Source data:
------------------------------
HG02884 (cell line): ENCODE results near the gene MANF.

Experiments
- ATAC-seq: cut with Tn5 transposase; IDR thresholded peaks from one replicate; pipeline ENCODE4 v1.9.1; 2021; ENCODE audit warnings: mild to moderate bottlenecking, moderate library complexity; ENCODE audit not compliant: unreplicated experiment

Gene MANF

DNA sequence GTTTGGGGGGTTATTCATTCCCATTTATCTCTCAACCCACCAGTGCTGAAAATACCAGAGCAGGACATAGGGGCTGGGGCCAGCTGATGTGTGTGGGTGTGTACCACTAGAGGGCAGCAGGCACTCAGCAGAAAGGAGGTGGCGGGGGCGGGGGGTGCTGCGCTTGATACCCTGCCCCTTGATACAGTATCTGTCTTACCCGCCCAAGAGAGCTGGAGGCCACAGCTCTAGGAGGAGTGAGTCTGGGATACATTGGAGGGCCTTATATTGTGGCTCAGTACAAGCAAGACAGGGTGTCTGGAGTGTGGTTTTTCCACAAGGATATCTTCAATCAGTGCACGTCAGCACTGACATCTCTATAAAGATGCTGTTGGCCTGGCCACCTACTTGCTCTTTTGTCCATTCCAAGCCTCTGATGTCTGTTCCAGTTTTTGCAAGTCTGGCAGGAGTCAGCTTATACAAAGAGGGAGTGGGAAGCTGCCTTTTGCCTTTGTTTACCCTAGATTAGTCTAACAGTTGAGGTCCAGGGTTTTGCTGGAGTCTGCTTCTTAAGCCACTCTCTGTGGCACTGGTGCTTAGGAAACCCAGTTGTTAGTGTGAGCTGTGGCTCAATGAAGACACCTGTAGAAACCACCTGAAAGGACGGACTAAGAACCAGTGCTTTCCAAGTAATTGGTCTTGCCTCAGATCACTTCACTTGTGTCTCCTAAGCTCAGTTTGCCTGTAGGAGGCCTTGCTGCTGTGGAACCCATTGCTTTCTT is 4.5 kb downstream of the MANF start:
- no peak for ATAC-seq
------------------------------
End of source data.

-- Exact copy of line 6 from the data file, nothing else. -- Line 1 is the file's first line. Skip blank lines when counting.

- no peak for ATAC-seq